We began by traveling to the farthest point north on Israel’s Mediterranean coastline.  There we saw the gleaming white cliffs of Rosh Hanikra. We descended  by cable car into the underwater grottoes to see the spectacular natural formations.  This area borders Lebanon and we prayed for Israel’s borders, safety, and protection.

Rosh Hanikra — means “Head of the Caves” or “Grottos”. These caves or grottos
were created by the crashing of the Mediterrean Sea against the chalk cliffs. In WW
II the British blasted tunnels to build a railroad from Cairo to Istanbul. Later it was blown up by the Israelis to seal off passage to Lebanon during their 1948 War of Independence. It remains sealed to this day. There is no Biblical significance to this site but it certainly is amazing in its unique beauty.

Continuing along the beautiful Mediterranean shore to the Port of Akko, we had an opportunity to see the impressive underground Crusader Halls that were built by the Hospitalers Knights. They contain a complex of six halls, a recently excavated large hall, a dining room, a dungeon and remnants of an ancient Gothic church.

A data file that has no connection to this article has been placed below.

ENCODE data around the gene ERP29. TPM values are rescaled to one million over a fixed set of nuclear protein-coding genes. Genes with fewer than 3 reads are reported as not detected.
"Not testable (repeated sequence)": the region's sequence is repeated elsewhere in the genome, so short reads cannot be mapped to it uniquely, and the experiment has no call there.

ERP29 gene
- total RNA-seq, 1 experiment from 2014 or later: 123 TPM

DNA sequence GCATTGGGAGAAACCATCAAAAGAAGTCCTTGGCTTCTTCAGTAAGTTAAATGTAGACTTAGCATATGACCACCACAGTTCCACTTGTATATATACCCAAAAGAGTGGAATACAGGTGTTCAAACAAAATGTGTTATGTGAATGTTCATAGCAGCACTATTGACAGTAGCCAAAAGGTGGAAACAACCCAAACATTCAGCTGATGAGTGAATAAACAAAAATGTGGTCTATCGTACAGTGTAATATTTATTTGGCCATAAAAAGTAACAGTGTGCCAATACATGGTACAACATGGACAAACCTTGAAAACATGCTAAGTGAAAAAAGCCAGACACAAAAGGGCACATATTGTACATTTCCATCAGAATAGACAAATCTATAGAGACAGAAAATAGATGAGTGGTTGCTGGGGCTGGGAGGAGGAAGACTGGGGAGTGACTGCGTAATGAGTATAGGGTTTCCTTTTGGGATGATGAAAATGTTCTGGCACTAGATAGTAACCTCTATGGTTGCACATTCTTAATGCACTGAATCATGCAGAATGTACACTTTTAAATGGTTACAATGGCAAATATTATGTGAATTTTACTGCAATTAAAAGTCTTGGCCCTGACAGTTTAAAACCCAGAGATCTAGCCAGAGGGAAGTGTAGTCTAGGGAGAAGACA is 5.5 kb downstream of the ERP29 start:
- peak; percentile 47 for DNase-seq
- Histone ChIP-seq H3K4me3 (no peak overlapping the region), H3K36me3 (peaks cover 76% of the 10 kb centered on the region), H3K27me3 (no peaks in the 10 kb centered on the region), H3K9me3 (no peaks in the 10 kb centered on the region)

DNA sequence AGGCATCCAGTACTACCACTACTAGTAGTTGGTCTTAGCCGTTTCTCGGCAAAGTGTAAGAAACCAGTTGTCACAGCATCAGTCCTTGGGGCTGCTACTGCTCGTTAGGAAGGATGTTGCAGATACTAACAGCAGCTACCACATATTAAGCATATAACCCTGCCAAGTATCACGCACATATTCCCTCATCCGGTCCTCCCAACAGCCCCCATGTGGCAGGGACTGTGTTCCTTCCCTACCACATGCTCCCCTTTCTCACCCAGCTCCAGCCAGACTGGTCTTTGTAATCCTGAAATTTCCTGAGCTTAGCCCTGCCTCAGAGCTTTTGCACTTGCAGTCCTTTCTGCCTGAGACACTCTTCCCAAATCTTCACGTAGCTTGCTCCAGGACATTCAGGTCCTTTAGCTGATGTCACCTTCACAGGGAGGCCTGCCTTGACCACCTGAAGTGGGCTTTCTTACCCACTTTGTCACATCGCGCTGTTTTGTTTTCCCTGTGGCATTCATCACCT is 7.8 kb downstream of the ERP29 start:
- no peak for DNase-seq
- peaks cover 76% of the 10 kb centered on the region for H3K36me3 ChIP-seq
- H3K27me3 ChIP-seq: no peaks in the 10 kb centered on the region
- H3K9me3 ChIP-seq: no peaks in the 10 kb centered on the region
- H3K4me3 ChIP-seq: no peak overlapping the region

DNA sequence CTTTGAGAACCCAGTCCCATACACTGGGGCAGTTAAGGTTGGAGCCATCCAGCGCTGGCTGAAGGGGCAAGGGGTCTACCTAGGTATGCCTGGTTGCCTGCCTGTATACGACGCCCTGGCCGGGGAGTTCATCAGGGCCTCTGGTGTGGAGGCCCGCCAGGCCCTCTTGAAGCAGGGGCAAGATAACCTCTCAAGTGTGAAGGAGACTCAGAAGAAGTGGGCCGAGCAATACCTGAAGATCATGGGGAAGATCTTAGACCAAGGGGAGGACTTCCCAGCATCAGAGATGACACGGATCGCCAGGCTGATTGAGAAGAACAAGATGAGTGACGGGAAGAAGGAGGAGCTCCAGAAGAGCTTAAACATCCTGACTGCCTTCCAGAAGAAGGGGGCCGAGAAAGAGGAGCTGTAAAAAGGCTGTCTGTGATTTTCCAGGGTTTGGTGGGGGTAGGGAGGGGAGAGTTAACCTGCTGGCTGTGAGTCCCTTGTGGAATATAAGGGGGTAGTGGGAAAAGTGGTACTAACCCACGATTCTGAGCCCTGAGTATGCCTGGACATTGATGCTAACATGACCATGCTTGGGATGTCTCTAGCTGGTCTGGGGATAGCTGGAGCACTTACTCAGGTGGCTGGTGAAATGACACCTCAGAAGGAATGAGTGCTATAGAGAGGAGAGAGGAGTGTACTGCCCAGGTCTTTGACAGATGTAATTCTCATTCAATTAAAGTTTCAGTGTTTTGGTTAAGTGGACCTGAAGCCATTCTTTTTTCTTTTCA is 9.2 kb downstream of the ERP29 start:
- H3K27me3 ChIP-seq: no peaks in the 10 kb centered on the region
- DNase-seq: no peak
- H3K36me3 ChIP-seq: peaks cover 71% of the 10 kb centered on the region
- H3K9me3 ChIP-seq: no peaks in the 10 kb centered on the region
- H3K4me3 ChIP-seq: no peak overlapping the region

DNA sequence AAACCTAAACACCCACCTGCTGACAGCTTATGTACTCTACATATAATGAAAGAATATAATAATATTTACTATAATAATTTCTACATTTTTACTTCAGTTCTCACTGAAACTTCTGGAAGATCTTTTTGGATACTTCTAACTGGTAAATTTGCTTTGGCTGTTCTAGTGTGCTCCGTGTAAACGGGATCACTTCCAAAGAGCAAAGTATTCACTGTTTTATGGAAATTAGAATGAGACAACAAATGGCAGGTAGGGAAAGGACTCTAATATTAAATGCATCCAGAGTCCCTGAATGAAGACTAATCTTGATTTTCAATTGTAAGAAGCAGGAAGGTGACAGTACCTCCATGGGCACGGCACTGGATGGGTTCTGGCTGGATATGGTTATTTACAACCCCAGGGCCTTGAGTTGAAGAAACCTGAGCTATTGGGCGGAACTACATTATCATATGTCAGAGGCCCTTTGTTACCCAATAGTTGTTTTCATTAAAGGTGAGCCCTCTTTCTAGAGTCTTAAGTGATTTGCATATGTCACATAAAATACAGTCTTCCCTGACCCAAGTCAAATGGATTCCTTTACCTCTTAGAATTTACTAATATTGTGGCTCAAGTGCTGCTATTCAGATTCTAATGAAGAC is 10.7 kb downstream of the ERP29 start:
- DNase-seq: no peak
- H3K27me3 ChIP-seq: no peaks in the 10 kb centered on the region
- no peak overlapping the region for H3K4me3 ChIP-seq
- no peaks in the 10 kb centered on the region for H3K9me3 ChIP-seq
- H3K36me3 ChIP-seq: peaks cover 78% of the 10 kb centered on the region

Akko (Port of Acre) is one of the oldest (over 4,500 years) continuously
occupied cities in the world, existing from the time of Joshua dividing the
land among the 12 tribes. It eventually became part of territory of King
David but was given to the King of Tyre by King Solomon for their help in
supplying materials for the Temple in Jerusalem. It’s natural harbor made it
a port of entry for pilgrims during the time of the Crusades wanting to
travel from Europe to Jerusalem. It was the last city held by the Crusaders,
falling to the Mamluks (of Egypt) in AD 1291. In the 1940’s under the
British control of Palestine before it became a Jewish State in 1948 it
became a prison for captured Haganah and Irgun fighters.

Before entering the Crusader complex, we visited a shop and watched the copper-smith fashion a beautiful bracelet.

The Crusaders built this huge complex.

We walked through the Old City of Acre and saw the Oriental Market and the Acre Port. Acre is a city designated by UNESCO as a World Heritage Site.

As we continued south toward Tel Aviv we drove through Haifa, the third largest city in Israel and one of its prettiest. It has Israel’s largest port, a particularly active beach, and is the home of the beautiful gardens of the World Center of the Bahai Faith. The Bahai’s separated from Iran’s Shi’ite Islam in 1844.

At our hotel in Tel Aviv we celebrated with a farewell dinner tonight.

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